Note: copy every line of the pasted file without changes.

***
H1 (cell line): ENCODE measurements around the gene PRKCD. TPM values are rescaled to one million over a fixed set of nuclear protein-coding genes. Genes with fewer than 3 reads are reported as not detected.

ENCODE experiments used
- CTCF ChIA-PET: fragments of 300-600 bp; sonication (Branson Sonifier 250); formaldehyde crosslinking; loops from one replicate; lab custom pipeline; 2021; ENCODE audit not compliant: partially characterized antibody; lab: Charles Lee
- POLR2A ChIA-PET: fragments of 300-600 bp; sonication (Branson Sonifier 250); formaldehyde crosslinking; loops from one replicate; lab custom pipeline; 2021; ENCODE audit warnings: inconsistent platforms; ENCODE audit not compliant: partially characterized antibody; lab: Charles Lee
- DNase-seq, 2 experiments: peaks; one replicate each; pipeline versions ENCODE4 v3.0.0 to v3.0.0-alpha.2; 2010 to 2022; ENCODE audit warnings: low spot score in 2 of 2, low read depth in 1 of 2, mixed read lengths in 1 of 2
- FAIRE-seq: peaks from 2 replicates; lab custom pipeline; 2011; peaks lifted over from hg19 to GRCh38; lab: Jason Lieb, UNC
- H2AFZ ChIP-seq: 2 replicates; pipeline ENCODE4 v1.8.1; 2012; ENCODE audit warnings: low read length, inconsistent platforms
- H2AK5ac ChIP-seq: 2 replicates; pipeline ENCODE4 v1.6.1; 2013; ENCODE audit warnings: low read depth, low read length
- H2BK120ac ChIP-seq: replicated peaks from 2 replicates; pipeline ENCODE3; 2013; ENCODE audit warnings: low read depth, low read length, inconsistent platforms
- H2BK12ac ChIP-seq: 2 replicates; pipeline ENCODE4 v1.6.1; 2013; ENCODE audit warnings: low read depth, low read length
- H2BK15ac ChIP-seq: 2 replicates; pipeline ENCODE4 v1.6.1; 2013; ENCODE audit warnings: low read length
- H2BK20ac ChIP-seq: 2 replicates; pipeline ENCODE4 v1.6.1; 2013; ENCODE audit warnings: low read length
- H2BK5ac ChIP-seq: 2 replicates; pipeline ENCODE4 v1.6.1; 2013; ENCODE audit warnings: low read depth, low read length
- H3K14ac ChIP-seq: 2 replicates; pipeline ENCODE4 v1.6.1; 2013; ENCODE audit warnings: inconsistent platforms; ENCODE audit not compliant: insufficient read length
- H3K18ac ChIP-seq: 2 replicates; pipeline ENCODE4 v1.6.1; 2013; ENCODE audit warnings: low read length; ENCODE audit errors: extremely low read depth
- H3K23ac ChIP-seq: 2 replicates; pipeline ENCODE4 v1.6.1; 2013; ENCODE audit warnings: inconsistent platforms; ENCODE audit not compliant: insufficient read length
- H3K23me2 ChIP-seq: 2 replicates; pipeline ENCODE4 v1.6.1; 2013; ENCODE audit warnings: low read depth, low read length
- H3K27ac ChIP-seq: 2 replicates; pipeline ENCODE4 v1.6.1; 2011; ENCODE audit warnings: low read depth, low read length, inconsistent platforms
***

H1 (cell line): ENCODE measurements around the gene PRKCD. TPM values are rescaled to one million over a fixed set of nuclear protein-coding genes. Genes with fewer than 3 reads are reported as not detected.

ENCODE experiments used
- CTCF ChIA-PET: fragments of 300-600 bp; sonication (Branson Sonifier 250); formaldehyde crosslinking; loops from one replicate; lab custom pipeline; 2021; ENCODE audit not compliant: partially characterized antibody; lab: Charles Lee
- POLR2A ChIA-PET: fragments of 300-600 bp; sonication (Branson Sonifier 250); formaldehyde crosslinking; loops from one replicate; lab custom pipeline; 2021; ENCODE audit warnings: inconsistent platforms; ENCODE audit not compliant: partially characterized antibody; lab: Charles Lee
- DNase-seq, 2 experiments: peaks; one replicate each; pipeline versions ENCODE4 v3.0.0 to v3.0.0-alpha.2; 2010 to 2022; ENCODE audit warnings: low spot score in 2 of 2, low read depth in 1 of 2, mixed read lengths in 1 of 2
- FAIRE-seq: peaks from 2 replicates; lab custom pipeline; 2011; peaks lifted over from hg19 to GRCh38; lab: Jason Lieb, UNC
- H2AFZ ChIP-seq: 2 replicates; pipeline ENCODE4 v1.8.1; 2012; ENCODE audit warnings: low read length, inconsistent platforms
- H2AK5ac ChIP-seq: 2 replicates; pipeline ENCODE4 v1.6.1; 2013; ENCODE audit warnings: low read depth, low read length
- H2BK120ac ChIP-seq: replicated peaks from 2 replicates; pipeline ENCODE3; 2013; ENCODE audit warnings: low read depth, low read length, inconsistent platforms
- H2BK12ac ChIP-seq: 2 replicates; pipeline ENCODE4 v1.6.1; 2013; ENCODE audit warnings: low read depth, low read length
- H2BK15ac ChIP-seq: 2 replicates; pipeline ENCODE4 v1.6.1; 2013; ENCODE audit warnings: low read length
- H2BK20ac ChIP-seq: 2 replicates; pipeline ENCODE4 v1.6.1; 2013; ENCODE audit warnings: low read length
- H2BK5ac ChIP-seq: 2 replicates; pipeline ENCODE4 v1.6.1; 2013; ENCODE audit warnings: low read depth, low read length
- H3K14ac ChIP-seq: 2 replicates; pipeline ENCODE4 v1.6.1; 2013; ENCODE audit warnings: inconsistent platforms; ENCODE audit not compliant: insufficient read length
- H3K18ac ChIP-seq: 2 replicates; pipeline ENCODE4 v1.6.1; 2013; ENCODE audit warnings: low read length; ENCODE audit errors: extremely low read depth
- H3K23ac ChIP-seq: 2 replicates; pipeline ENCODE4 v1.6.1; 2013; ENCODE audit warnings: inconsistent platforms; ENCODE audit not compliant: insufficient read length
- H3K23me2 ChIP-seq: 2 replicates; pipeline ENCODE4 v1.6.1; 2013; ENCODE audit warnings: low read depth, low read length
- H3K27ac ChIP-seq: 2 replicates; pipeline ENCODE4 v1.6.1; 2011; ENCODE audit warnings: low read depth, low read length, inconsistent platforms